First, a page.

Review: New Moon Soundtrack Shines Brightly
Ever wondered what a ridiculously hot vampire (Robert Pattinson) and his pale girlfriend (Kristen Stewart) might listen to? When the first Twilight soundtrack sold in unprecedented numbers, the producers knew they had the ability to make a huge impact on an artist’s career with the inclusion of a single song on the next two Twilight soundtracks. So began an all out bidding war as artists and labels attempted to get on the most popular soundtrack to appear in years. The people who pick the music for this soundtrack have found themselves in the unexpected position of popular tastemaker. This series of soundtracks are introducing an entire new set of listeners to the trendy music of today, and on the whole, the latest entry is a fair representation of the direction music has taken in the past year.
The New Moon soundtrack features a darker, lonelier sound than the first film’s soundtrack, which perfectly mirrors the contents of the film and in fact more fully resembles a well-put together mix-tape than a traditional movie soundtrack. The hipsters might turn up their noses at the Twilight connection, but if a friend had handed this mix around, the more indie-music loving among them would love it wholeheartedly upon first listen. There are a few huge successes on the album, most notably the inclusion of Radiohead’s Thom Yorke, Muse, and the Killers. But aside from the big names are a whole lot of emerging artists, some who haven’t even formally released albums yet, or who are completely unknown in the United States. This is a big gamble, but one that has paid off already as it quickly topped the Billboard 200 chart.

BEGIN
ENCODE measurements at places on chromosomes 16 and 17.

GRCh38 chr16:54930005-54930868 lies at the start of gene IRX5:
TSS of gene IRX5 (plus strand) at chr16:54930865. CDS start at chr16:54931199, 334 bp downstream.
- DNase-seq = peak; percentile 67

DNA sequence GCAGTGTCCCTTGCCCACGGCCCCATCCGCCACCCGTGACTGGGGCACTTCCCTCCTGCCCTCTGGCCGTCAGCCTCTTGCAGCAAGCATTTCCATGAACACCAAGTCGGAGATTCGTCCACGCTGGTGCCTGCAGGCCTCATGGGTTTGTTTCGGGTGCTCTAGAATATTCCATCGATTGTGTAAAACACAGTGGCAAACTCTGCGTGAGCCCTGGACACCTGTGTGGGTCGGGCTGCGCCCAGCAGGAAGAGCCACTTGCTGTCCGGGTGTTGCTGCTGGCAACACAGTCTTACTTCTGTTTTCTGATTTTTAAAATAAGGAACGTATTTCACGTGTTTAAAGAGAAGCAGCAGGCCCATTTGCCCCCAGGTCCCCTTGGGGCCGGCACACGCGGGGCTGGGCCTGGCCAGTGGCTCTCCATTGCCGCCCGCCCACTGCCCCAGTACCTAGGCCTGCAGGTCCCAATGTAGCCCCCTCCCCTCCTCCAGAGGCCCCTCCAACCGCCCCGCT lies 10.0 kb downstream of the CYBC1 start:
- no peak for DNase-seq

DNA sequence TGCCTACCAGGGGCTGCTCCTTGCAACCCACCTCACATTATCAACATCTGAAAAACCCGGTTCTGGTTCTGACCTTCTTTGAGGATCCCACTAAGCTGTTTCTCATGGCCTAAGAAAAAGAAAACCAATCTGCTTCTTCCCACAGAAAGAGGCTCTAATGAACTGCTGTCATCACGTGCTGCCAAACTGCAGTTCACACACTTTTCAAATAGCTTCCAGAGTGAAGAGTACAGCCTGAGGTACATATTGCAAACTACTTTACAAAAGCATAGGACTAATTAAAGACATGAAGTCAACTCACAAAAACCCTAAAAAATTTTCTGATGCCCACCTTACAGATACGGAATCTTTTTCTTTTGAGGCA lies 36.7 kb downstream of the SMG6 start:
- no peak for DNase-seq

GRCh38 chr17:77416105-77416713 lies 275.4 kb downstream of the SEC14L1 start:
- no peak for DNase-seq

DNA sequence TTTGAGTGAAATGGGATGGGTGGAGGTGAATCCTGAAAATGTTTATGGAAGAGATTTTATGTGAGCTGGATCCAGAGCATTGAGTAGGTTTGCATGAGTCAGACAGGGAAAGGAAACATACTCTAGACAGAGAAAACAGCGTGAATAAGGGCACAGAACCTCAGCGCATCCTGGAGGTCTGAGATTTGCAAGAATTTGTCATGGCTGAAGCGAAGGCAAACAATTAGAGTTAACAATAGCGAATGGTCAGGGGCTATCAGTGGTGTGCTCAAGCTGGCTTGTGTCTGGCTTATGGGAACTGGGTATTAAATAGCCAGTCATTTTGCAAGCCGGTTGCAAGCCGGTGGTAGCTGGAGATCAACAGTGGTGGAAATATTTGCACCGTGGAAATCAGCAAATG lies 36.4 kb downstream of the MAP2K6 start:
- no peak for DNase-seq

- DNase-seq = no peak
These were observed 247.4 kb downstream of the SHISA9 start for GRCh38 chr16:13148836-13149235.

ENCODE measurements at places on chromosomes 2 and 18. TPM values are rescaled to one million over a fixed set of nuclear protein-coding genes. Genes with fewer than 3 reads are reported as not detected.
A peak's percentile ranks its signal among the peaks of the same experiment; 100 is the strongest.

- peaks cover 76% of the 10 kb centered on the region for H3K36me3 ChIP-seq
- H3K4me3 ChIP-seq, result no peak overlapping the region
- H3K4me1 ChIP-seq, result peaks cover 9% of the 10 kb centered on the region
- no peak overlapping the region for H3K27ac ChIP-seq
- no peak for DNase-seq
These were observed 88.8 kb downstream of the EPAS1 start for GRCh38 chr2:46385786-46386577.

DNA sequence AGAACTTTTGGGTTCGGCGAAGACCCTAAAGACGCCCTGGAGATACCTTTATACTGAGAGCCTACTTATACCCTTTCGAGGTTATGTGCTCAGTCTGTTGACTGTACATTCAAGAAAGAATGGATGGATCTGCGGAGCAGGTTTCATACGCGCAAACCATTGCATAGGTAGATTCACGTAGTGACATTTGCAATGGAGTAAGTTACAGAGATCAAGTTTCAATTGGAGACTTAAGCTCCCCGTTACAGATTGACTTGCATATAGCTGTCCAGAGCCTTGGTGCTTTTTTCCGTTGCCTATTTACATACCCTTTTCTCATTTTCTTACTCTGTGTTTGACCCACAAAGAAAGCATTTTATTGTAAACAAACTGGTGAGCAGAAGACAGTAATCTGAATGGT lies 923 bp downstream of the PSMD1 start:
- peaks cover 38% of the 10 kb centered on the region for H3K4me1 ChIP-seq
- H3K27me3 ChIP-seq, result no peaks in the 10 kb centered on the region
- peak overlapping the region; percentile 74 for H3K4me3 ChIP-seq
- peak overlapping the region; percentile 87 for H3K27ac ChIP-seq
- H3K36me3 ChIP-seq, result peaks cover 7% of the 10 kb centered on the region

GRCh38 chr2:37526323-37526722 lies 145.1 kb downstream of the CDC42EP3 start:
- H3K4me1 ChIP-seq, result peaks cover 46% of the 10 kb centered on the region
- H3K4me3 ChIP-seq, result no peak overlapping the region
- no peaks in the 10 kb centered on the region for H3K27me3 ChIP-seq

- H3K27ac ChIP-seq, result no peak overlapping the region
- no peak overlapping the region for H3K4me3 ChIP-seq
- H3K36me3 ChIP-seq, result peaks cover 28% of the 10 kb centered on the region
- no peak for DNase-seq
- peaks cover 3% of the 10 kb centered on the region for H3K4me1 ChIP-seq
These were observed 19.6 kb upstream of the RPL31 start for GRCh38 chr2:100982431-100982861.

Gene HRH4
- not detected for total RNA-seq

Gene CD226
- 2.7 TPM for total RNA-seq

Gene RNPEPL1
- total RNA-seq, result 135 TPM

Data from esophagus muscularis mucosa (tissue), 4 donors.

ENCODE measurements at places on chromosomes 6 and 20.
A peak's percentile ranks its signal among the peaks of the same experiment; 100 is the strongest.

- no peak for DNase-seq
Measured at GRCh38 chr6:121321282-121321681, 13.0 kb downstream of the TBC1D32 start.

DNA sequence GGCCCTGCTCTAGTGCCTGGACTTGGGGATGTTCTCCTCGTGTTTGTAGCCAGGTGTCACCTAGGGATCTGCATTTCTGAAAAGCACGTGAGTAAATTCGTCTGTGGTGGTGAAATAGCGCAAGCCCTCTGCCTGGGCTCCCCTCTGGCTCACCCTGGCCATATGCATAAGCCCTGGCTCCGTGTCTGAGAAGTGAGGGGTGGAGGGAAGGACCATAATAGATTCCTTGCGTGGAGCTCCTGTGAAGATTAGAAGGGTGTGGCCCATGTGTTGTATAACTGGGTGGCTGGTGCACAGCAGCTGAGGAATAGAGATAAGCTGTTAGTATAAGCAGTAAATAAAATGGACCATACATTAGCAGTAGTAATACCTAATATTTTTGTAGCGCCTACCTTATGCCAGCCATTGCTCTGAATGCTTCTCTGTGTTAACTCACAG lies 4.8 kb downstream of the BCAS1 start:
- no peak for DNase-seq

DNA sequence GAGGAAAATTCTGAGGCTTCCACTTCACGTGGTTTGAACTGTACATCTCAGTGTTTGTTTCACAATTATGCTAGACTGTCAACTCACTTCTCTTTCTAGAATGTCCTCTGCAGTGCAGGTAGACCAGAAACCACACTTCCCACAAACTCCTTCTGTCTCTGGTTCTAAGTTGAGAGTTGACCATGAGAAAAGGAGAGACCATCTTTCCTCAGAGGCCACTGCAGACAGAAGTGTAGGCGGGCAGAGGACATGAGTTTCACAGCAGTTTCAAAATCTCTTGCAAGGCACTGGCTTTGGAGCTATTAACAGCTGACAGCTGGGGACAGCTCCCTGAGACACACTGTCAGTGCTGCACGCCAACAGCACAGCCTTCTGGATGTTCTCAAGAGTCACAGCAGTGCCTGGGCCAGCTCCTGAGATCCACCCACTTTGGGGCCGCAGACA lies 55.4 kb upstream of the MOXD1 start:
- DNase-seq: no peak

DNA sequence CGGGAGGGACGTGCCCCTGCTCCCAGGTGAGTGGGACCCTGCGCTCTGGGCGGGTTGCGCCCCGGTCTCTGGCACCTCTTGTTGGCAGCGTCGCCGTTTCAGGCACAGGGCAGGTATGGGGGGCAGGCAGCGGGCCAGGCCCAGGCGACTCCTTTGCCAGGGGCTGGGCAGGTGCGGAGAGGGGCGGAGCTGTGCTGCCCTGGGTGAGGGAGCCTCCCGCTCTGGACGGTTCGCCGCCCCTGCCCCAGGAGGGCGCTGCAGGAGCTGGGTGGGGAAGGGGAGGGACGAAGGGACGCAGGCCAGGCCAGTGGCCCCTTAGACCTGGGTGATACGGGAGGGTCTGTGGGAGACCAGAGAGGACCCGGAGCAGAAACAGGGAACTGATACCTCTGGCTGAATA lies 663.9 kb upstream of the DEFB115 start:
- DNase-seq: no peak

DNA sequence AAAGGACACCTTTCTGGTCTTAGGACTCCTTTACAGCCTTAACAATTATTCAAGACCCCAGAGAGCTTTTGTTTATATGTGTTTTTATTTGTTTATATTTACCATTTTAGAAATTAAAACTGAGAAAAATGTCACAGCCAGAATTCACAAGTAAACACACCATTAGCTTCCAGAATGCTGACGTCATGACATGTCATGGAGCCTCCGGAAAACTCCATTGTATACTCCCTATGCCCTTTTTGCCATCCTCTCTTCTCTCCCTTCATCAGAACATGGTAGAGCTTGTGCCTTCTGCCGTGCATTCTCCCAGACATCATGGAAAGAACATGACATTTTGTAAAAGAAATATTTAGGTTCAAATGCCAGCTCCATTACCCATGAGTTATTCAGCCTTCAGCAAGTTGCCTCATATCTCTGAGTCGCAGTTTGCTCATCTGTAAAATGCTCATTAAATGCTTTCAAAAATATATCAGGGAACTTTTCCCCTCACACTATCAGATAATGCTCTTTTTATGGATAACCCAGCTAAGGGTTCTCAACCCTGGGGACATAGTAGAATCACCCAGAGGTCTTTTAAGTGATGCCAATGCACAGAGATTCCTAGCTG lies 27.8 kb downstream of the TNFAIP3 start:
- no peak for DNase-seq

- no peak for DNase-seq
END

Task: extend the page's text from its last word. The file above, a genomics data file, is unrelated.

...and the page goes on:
And apart from the big name appeal, it’s easy to see why many of the songs have been chosen, dealing as they do with relentless loyalty and unrequited love, plus they provide a perfect backdrop to teenage love. Let’s take a closer look at what the soundtrack holds, with a one to four fang rating for each song.
One fang: it’s acceptable but hard to see why it was included. Two fangs: a good enough song, it’s easy to see why it’s on the soundtrack. Three fangs: almost a perfect song, both in composition and for the movie. Four fangs: a sublime mixture of story, music, and place in the movie.